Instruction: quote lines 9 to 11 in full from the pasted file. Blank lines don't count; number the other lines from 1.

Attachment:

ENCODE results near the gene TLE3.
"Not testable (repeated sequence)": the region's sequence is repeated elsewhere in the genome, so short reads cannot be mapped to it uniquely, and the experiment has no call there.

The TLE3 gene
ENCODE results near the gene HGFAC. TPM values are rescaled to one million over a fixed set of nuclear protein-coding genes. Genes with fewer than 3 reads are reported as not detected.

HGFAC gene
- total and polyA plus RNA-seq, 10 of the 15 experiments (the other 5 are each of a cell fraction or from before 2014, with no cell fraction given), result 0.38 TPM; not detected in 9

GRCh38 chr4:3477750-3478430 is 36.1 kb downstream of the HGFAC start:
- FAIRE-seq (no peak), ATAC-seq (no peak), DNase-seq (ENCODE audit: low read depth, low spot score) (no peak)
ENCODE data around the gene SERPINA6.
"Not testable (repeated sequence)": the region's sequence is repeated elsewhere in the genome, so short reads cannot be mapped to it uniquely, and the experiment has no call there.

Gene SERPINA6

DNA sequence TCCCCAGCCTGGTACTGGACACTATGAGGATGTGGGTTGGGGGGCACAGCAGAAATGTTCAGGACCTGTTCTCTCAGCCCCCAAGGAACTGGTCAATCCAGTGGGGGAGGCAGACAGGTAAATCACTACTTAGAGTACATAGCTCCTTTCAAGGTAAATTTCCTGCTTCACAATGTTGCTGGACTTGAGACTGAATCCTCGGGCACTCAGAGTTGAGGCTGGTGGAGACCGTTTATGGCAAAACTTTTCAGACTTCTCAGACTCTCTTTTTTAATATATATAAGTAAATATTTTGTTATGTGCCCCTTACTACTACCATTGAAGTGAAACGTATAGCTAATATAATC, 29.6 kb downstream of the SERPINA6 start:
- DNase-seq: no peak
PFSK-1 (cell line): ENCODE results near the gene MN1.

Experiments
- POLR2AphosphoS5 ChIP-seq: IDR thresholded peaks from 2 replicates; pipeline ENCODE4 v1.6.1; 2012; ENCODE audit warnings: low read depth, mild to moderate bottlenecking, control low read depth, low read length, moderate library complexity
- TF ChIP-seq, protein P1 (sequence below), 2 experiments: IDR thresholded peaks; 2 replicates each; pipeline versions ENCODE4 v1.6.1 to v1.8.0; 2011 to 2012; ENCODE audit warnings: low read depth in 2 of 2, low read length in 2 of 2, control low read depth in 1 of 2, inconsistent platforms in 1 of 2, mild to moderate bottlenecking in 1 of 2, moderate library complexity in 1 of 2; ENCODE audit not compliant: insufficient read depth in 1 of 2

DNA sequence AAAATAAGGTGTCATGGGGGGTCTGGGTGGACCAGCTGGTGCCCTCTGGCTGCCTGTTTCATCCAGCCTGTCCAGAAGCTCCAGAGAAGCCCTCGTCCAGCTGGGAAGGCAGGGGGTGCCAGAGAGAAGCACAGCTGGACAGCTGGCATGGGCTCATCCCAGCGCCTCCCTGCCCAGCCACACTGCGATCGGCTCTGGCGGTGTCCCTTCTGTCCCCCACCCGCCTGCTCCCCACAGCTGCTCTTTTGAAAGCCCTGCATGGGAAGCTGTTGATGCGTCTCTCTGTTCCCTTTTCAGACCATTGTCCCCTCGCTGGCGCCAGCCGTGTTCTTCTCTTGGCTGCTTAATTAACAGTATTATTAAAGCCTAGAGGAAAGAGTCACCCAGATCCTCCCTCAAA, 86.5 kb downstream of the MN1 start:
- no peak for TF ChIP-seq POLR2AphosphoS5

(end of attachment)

ENCODE data around the gene SERPINA6.
"Not testable (repeated sequence)": the region's sequence is repeated elsewhere in the genome, so short reads cannot be mapped to it uniquely, and the experiment has no call there.

Gene SERPINA6